Charity sector almost invisible at party conference – but international aid remains priority for Theresa May

The charity sector’s presence on the party conference circuit has waned considerably, leading to questions about charities’ approach to lobbying.

While a small number of charities hosted fringe events and had stands in the expo at both the Labour and Conservative conferences, the number of discussions focused on the importance of civil society within the national picture had declined on previous years, indicating that the sector has much work to do to persuade politicians of the value they offer.

It is a markedly different picture to 2010 when the Big Society meant charities were at the heart of the government’s strategy and vision for the country.

“This is less that the sector has fallen out of favour – although the Conservative remain suspicious of the sector as either being anti market do-gooders or big charity fat cats – and more than they don’t see us as relevant to the current debates or an issue that is likely to swap votes. That has to worry us”, Dan Corry, chief executive of New Philanthropy Capital told Charity Times.

“A recognition of the importance of civil society – going beyond some nods to things like the National Citizenship Service and volunteering – would have been a key signal from politicians that they were thinking of this area and would have given the sector some confidence that it had not been completely forgotten,” he added.

Karl Wilding, director of volunteering at the NCVO, suggested that part of the reason for this is because charities do not “fit the narrative”. “In some respects, political parties have shifted to their flanks and are happy that there is clear blue water between them. We don’t quite fit the narrative as we’re in the centre, focusing on what works”.

He questioned the value of party conferences and suggested that if charities really want to have influence, they need to demonstrate the impact they make on key social issues.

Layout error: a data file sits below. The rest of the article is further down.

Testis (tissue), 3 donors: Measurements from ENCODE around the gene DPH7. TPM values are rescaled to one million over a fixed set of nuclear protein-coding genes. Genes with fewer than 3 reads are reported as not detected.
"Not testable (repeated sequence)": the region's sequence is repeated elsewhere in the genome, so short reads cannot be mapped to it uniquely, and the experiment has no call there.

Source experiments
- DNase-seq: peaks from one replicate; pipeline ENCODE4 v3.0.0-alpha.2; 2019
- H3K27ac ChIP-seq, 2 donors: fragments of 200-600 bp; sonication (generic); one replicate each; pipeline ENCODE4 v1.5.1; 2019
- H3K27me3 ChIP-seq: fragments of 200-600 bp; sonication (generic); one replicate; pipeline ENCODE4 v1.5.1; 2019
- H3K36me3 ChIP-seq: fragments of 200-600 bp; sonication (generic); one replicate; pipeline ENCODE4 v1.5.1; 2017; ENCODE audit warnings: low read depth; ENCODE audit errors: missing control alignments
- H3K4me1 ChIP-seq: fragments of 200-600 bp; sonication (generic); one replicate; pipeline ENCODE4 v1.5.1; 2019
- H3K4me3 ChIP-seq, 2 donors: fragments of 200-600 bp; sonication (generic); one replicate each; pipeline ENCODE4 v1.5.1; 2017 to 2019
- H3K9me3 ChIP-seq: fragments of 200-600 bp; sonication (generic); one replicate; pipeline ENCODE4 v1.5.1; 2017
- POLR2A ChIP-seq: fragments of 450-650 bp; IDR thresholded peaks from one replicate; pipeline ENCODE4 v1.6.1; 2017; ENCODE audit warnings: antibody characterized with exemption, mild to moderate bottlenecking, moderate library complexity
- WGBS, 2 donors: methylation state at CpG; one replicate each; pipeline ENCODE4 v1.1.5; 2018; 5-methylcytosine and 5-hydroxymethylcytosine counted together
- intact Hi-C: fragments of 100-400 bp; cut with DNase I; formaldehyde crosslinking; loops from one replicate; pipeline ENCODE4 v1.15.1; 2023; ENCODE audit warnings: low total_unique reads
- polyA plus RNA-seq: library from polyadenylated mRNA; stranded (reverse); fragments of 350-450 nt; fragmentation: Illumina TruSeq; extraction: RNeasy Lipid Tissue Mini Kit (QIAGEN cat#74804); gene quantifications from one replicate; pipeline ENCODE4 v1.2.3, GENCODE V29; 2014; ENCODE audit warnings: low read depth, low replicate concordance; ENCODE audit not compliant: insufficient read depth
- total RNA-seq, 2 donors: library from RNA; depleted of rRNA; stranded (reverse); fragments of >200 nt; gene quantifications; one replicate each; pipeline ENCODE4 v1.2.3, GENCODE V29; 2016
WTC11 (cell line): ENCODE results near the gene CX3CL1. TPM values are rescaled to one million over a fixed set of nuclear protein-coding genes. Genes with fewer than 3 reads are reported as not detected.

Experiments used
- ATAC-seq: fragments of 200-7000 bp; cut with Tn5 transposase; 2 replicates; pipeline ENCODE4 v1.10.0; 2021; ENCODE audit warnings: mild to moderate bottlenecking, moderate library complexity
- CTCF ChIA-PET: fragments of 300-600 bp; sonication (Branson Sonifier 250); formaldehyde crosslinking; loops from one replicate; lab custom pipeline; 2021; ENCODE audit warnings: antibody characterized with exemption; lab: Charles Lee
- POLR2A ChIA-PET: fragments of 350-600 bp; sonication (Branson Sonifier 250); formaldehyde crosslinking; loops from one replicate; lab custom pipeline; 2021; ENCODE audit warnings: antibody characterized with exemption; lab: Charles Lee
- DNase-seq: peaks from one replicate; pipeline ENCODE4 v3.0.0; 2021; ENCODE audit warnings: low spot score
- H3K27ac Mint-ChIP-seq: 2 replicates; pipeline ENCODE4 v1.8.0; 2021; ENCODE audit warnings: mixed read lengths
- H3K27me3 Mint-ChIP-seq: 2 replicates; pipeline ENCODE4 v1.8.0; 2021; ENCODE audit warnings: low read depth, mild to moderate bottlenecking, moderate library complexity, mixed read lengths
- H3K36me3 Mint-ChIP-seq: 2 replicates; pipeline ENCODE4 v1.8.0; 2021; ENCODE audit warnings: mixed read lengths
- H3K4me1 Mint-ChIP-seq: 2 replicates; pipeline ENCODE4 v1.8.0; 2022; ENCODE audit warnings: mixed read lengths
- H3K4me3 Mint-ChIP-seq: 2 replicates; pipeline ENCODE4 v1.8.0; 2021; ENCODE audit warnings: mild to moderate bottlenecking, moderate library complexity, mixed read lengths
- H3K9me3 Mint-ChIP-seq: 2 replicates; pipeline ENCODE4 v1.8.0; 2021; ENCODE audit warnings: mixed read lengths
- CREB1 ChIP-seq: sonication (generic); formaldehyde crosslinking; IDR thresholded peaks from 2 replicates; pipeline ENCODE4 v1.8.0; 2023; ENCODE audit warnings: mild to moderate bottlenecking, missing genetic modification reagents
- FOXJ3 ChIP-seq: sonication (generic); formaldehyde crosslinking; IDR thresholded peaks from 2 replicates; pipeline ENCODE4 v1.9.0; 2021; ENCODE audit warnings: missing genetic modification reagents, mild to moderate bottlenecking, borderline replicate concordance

“The extent to which we influence anyone there is a question for some of us. I’m less interested in seeing a debate about charities or volunteering per se; I would prefer more events to involve a charity or volunteering perspective on the issues they are considering – we seem to be a bit back to state vs private sector in the current culture wars,” Wilding said.

He added: “I don’t think conference was interested in us because of who we are, they are interested in how we can solve the burning issues of our time. Charities need to tell good stories and be ready with evidence of how what we do makes a difference.”

While the charity sector as a whole may have received limited attention, overseas aid was a key focus. Conservative party commitment to funding international development was reiterated at various events across the conference programme, including the Prime Minister’s closing speech.

Theresa May said: “We will continue to meet the international aid target, spending 0.7% of our GNI on international development. That’s not just because it’s good for Britain, but because it is the right thing to do. Yes, charity may begin at home, but our compassion is not limited to those who carry the same passport.”

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